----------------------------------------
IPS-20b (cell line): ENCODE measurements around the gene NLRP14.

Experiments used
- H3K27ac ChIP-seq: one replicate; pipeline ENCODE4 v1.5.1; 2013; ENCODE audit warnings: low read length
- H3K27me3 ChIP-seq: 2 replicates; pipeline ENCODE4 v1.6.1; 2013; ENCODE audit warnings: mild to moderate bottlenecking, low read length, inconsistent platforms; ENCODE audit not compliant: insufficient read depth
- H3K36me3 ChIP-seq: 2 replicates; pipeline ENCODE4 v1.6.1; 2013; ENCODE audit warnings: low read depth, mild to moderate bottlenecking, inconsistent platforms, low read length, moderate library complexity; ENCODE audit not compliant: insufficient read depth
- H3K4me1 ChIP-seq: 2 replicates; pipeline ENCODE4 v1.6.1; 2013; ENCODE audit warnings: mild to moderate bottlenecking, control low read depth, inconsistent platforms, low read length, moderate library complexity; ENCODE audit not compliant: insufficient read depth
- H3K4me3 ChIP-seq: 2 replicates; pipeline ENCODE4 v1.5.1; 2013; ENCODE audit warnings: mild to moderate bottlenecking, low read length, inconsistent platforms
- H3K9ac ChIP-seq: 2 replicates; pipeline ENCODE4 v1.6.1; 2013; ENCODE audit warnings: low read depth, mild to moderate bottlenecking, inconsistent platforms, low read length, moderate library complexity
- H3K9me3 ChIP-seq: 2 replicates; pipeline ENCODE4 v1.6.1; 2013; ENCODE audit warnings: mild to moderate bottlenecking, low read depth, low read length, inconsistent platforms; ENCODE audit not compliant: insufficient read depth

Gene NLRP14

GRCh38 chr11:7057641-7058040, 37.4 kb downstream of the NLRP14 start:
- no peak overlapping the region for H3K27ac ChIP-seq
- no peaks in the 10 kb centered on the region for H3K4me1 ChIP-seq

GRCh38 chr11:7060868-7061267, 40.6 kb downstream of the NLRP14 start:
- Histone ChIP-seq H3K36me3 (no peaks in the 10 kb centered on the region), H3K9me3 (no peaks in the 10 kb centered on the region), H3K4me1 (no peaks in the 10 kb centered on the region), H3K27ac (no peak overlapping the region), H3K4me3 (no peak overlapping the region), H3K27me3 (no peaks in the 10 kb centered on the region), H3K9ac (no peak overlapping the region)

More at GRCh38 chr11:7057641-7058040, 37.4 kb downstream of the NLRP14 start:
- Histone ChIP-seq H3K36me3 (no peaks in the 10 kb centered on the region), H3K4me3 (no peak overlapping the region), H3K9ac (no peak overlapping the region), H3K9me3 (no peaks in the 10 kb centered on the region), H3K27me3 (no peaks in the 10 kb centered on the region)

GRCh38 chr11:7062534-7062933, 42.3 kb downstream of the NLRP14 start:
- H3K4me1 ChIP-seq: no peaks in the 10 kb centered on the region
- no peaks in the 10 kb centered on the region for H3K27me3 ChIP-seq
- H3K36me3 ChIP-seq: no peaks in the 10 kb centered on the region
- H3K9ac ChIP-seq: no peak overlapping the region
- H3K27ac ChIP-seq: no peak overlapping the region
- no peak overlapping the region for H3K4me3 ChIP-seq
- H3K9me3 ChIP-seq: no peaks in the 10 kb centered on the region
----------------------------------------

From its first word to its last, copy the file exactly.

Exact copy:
IPS-20b (cell line): ENCODE measurements around the gene NLRP14.

Experiments used
- H3K27ac ChIP-seq: one replicate; pipeline ENCODE4 v1.5.1; 2013; ENCODE audit warnings: low read length
- H3K27me3 ChIP-seq: 2 replicates; pipeline ENCODE4 v1.6.1; 2013; ENCODE audit warnings: mild to moderate bottlenecking, low read length, inconsistent platforms; ENCODE audit not compliant: insufficient read depth
- H3K36me3 ChIP-seq: 2 replicates; pipeline ENCODE4 v1.6.1; 2013; ENCODE audit warnings: low read depth, mild to moderate bottlenecking, inconsistent platforms, low read length, moderate library complexity; ENCODE audit not compliant: insufficient read depth
- H3K4me1 ChIP-seq: 2 replicates; pipeline ENCODE4 v1.6.1; 2013; ENCODE audit warnings: mild to moderate bottlenecking, control low read depth, inconsistent platforms, low read length, moderate library complexity; ENCODE audit not compliant: insufficient read depth
- H3K4me3 ChIP-seq: 2 replicates; pipeline ENCODE4 v1.5.1; 2013; ENCODE audit warnings: mild to moderate bottlenecking, low read length, inconsistent platforms
- H3K9ac ChIP-seq: 2 replicates; pipeline ENCODE4 v1.6.1; 2013; ENCODE audit warnings: low read depth, mild to moderate bottlenecking, inconsistent platforms, low read length, moderate library complexity
- H3K9me3 ChIP-seq: 2 replicates; pipeline ENCODE4 v1.6.1; 2013; ENCODE audit warnings: mild to moderate bottlenecking, low read depth, low read length, inconsistent platforms; ENCODE audit not compliant: insufficient read depth

Gene NLRP14

GRCh38 chr11:7057641-7058040, 37.4 kb downstream of the NLRP14 start:
- no peak overlapping the region for H3K27ac ChIP-seq
- no peaks in the 10 kb centered on the region for H3K4me1 ChIP-seq

GRCh38 chr11:7060868-7061267, 40.6 kb downstream of the NLRP14 start:
- Histone ChIP-seq H3K36me3 (no peaks in the 10 kb centered on the region), H3K9me3 (no peaks in the 10 kb centered on the region), H3K4me1 (no peaks in the 10 kb centered on the region), H3K27ac (no peak overlapping the region), H3K4me3 (no peak overlapping the region), H3K27me3 (no peaks in the 10 kb centered on the region), H3K9ac (no peak overlapping the region)

More at GRCh38 chr11:7057641-7058040, 37.4 kb downstream of the NLRP14 start:
- Histone ChIP-seq H3K36me3 (no peaks in the 10 kb centered on the region), H3K4me3 (no peak overlapping the region), H3K9ac (no peak overlapping the region), H3K9me3 (no peaks in the 10 kb centered on the region), H3K27me3 (no peaks in the 10 kb centered on the region)

GRCh38 chr11:7062534-7062933, 42.3 kb downstream of the NLRP14 start:
- H3K4me1 ChIP-seq: no peaks in the 10 kb centered on the region
- no peaks in the 10 kb centered on the region for H3K27me3 ChIP-seq
- H3K36me3 ChIP-seq: no peaks in the 10 kb centered on the region
- H3K9ac ChIP-seq: no peak overlapping the region
- H3K27ac ChIP-seq: no peak overlapping the region
- no peak overlapping the region for H3K4me3 ChIP-seq
- H3K9me3 ChIP-seq: no peaks in the 10 kb centered on the region